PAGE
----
Council on Foreign Relations Evaluates U.S. Economic Competitiveness - Global Trade Magazine
  February 11th, 2016 | Written by

Council on Foreign Relations Evaluates U.S. Economic Competitiveness

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  • Obama: “Anyone claiming that America’s economy is in decline is peddling fiction.”
  • Obama’s critics say the U.S. is slipping and that the country is losing out to rivals like China.
  • CFR: The U.S. has lost ground in some areas, yet the U.S. economy also has enormous strengths.
  • CFR: The U.S. should be spending more on transportation but “it barely spends enough to maintain the existing network.”

In his recent State of the Union address, President Barack Obama said, “Anyone claiming that America’s economy is in decline is peddling fiction.”

Some of Obama’s critics have countered that the United States’ standing in the world is slipping and that the country is losing out to rivals like China. So how does the United States actually measure up?

A new Council on Foreign Relations (CFR) ebook, How America Stacks Up: Economic Competitiveness and U.S. Policy, examines how the United States has responded to global economic competition and benchmarks the United States against other advanced economies.

Authors Edward Alden, CFR’s Bernard L. Schwartz senior fellow, and Rebecca Strauss, Renewing America publications associate director, find that while the United States has lost ground in some areas, such as high school and college completion and financing transportation infrastructure, the country is well ahead of other advanced economies in other areas such as technology innovation.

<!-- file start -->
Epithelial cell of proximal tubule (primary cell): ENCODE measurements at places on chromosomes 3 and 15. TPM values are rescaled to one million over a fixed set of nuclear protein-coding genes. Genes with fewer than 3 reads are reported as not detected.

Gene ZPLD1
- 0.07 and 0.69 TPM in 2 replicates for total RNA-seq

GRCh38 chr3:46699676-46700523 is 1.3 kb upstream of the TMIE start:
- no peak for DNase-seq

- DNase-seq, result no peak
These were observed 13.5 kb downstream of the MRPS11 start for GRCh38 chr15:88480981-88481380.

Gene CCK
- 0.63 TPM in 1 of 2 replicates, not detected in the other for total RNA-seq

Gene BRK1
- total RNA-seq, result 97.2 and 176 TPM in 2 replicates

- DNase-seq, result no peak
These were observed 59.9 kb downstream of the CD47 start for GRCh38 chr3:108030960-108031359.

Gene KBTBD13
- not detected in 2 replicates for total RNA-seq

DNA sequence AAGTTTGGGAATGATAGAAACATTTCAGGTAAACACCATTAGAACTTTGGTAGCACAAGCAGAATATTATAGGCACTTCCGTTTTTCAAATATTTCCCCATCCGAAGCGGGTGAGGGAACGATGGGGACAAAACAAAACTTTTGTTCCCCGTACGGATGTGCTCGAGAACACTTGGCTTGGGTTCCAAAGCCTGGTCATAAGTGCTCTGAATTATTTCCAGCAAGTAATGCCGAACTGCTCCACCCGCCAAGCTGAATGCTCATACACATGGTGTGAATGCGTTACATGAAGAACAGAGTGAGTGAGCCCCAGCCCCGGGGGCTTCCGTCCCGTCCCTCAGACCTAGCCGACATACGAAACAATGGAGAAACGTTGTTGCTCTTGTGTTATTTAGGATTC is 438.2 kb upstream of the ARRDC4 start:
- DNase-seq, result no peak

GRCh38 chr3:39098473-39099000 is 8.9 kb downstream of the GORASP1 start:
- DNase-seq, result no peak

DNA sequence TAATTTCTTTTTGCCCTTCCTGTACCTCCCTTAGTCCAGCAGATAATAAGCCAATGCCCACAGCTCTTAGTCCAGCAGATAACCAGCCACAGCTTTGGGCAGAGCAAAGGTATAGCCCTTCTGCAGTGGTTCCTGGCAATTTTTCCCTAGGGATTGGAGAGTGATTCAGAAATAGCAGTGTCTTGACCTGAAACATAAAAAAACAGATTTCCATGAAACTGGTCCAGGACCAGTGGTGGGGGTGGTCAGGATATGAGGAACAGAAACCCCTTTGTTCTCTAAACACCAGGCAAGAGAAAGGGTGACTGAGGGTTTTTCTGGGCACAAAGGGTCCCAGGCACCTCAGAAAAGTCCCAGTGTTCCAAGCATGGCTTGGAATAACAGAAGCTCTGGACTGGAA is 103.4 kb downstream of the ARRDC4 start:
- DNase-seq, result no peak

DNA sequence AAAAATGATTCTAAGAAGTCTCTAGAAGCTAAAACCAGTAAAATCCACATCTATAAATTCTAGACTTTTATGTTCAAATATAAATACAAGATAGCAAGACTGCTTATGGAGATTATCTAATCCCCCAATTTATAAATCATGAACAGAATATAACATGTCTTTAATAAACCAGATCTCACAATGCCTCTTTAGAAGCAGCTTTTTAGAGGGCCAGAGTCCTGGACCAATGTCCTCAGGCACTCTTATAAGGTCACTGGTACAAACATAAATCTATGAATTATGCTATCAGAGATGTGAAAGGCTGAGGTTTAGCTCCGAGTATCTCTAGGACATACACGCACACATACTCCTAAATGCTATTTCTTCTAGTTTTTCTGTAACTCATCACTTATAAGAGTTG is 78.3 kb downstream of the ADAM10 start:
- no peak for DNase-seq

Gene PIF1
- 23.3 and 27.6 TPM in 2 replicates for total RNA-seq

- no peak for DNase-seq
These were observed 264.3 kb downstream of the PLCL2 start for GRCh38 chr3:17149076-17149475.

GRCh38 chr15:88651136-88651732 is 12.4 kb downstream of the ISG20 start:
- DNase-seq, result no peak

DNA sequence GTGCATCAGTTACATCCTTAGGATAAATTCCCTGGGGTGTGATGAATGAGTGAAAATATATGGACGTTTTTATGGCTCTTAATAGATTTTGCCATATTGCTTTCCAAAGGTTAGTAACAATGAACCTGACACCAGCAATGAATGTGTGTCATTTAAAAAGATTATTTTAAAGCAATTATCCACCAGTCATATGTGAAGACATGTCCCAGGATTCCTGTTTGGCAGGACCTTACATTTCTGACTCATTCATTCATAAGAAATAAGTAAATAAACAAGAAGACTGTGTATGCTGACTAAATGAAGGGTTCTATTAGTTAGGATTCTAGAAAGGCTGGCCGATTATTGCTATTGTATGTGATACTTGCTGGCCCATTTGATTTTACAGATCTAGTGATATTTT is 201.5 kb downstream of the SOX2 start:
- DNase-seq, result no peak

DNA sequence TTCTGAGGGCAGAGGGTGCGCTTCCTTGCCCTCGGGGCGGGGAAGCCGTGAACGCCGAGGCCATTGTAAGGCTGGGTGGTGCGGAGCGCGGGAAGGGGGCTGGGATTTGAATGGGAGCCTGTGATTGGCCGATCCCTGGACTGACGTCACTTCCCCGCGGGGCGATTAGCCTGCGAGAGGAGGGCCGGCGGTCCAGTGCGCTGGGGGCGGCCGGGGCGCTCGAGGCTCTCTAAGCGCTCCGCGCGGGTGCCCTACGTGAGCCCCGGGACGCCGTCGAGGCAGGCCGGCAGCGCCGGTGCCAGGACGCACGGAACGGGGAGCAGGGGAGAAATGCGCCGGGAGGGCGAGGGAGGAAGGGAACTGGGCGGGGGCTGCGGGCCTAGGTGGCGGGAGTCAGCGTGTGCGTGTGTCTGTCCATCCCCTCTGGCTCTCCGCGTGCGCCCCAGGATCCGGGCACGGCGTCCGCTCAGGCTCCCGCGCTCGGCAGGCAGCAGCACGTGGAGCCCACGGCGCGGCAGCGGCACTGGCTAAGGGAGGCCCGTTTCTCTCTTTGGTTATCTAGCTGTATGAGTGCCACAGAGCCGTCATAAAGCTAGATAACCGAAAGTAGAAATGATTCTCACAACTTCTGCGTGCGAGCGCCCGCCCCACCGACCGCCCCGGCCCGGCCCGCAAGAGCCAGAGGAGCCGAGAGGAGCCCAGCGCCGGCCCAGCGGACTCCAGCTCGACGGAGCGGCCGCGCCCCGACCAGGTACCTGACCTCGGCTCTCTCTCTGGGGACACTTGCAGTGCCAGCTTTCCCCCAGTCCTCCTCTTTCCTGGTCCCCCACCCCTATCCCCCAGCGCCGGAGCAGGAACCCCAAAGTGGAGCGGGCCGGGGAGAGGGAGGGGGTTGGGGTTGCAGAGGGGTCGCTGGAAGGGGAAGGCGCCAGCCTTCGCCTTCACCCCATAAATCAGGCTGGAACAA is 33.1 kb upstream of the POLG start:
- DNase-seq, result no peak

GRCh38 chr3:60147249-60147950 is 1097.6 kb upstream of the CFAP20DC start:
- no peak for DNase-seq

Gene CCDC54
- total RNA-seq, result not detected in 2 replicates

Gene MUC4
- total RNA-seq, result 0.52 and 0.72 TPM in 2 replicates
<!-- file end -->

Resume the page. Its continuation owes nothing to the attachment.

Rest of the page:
“Yet the U.S. economy also has enormous strengths, from its world-class universities to its deep venture capital markets, and it has given birth to many of the world’s most dynamic and successful companies,” the report says. “Government policies that help build on those strengths while addressing some of the growing weaknesses are needed to ensure that the United States becomes a more competitive economy and continues to create the prosperity at home that allows for a robust national defense and an outward-looking, engaged foreign policy.”

In the area of transportation, trade, and infrastructure, the report noted that “the current U.S. road and transportation system is only of average quality compared to those in other advanced economies.”

The U.S. should be spending more to improve and expand its transportation infrastructure, according to the report, but “it barely spends enough to maintain the existing network, even as the population continues to grow.”

The U.S. depends more on the global economy than it did 20 years ago, the report noted, “yet on most measures of trade and investment performance—including the growth of exports and its ability to attract foreign investment—the United States remains in the middle of the pack among advanced

economies.”

The good news, according to the report is that the U.S. trade agenda, including the recent Trans-Pacific Partnership (TPP) agreement “is the most far-reaching in two decades and could reinforce U.S. competitive advantages.”